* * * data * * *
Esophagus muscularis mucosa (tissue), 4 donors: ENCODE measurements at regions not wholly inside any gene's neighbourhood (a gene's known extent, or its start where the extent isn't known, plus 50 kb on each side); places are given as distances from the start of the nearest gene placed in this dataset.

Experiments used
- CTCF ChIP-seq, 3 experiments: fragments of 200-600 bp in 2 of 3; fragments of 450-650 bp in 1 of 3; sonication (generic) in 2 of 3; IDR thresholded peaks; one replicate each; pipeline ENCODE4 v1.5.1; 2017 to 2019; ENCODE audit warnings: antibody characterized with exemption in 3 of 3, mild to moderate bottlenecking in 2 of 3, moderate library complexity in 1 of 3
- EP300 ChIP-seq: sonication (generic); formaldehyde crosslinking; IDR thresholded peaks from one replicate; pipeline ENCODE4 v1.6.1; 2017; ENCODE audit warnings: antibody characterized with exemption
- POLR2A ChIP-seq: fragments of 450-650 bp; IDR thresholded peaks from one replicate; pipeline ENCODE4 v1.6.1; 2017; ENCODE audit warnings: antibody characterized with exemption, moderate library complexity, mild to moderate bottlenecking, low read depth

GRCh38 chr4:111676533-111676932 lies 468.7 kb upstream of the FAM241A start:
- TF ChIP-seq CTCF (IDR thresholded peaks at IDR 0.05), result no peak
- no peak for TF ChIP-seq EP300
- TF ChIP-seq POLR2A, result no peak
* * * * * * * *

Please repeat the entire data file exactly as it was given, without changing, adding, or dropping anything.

Esophagus muscularis mucosa (tissue), 4 donors: ENCODE measurements at regions not wholly inside any gene's neighbourhood (a gene's known extent, or its start where the extent isn't known, plus 50 kb on each side); places are given as distances from the start of the nearest gene placed in this dataset.

Experiments used
- CTCF ChIP-seq, 3 experiments: fragments of 200-600 bp in 2 of 3; fragments of 450-650 bp in 1 of 3; sonication (generic) in 2 of 3; IDR thresholded peaks; one replicate each; pipeline ENCODE4 v1.5.1; 2017 to 2019; ENCODE audit warnings: antibody characterized with exemption in 3 of 3, mild to moderate bottlenecking in 2 of 3, moderate library complexity in 1 of 3
- EP300 ChIP-seq: sonication (generic); formaldehyde crosslinking; IDR thresholded peaks from one replicate; pipeline ENCODE4 v1.6.1; 2017; ENCODE audit warnings: antibody characterized with exemption
- POLR2A ChIP-seq: fragments of 450-650 bp; IDR thresholded peaks from one replicate; pipeline ENCODE4 v1.6.1; 2017; ENCODE audit warnings: antibody characterized with exemption, moderate library complexity, mild to moderate bottlenecking, low read depth

GRCh38 chr4:111676533-111676932 lies 468.7 kb upstream of the FAM241A start:
- TF ChIP-seq CTCF (IDR thresholded peaks at IDR 0.05), result no peak
- no peak for TF ChIP-seq EP300
- TF ChIP-seq POLR2A, result no peak